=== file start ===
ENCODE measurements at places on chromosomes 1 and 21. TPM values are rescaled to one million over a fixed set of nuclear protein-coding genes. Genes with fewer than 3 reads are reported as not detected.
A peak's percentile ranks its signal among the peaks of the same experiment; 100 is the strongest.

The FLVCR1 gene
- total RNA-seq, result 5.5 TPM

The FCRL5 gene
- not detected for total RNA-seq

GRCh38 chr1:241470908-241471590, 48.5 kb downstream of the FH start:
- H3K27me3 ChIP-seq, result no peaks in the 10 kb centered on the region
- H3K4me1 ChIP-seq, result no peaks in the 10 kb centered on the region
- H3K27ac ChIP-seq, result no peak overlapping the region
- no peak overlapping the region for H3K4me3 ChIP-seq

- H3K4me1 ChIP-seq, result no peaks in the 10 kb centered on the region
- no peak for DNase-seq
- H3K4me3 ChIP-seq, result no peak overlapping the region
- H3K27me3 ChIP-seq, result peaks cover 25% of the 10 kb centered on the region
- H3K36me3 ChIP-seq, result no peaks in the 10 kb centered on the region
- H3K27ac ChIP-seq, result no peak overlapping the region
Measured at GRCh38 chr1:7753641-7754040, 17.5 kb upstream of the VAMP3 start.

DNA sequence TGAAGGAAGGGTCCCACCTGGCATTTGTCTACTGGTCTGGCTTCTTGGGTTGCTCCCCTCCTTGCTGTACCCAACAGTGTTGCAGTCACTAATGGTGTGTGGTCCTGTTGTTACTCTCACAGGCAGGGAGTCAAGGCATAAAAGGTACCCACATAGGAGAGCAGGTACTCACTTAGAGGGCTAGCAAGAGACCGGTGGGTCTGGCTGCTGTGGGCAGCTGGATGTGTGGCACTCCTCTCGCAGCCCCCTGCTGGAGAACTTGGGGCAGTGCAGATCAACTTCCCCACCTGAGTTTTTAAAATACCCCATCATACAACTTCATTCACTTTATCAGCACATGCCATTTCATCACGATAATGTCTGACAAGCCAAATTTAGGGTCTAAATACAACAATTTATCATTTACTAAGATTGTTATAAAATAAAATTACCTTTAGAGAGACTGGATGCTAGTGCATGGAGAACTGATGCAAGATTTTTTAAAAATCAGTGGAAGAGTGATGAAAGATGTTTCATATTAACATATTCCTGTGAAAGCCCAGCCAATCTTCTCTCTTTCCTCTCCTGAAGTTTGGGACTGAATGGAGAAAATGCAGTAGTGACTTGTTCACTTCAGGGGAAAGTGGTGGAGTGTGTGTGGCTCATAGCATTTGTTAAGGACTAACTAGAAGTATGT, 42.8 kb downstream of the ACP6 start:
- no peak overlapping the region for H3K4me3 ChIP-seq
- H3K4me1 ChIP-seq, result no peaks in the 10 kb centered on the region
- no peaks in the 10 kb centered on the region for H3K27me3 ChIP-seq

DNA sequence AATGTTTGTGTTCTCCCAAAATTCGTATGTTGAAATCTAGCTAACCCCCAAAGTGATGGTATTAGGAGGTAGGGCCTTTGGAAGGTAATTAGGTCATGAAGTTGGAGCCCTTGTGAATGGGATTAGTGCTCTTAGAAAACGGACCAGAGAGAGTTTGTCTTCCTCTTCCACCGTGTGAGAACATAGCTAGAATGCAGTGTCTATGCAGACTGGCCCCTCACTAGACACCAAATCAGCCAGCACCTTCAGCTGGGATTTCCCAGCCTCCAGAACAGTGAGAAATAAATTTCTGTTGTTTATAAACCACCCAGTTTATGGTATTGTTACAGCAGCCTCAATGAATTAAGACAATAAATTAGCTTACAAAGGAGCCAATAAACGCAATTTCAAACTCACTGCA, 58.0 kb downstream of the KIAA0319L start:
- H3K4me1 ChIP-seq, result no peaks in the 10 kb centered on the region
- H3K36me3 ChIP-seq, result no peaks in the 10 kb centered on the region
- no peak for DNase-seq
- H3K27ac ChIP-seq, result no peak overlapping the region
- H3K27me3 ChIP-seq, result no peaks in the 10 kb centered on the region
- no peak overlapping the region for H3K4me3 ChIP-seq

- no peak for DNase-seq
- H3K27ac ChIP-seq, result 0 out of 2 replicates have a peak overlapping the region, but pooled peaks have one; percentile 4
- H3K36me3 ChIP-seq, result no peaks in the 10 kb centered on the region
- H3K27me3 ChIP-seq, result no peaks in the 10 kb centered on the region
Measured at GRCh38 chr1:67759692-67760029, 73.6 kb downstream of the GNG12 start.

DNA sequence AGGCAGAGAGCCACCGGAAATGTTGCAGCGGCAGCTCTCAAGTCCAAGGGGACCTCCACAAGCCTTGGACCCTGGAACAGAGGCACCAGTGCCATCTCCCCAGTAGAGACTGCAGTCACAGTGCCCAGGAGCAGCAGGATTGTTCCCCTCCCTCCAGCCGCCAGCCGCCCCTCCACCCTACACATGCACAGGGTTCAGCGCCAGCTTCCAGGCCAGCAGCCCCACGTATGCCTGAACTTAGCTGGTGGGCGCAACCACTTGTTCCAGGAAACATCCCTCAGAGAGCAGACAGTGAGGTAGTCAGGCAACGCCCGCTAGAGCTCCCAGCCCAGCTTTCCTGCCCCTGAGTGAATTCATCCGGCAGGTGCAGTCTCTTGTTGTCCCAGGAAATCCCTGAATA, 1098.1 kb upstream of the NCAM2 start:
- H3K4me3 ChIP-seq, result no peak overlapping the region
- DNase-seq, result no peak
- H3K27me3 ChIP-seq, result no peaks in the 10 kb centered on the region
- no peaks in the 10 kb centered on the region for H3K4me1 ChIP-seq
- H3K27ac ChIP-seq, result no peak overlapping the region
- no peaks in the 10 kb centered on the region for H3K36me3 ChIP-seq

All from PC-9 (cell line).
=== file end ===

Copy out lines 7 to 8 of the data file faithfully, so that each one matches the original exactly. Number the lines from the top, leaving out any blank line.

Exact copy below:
GRCh38 chr1:241470908-241471590, 48.5 kb downstream of the FH start:
- H3K27me3 ChIP-seq, result no peaks in the 10 kb centered on the region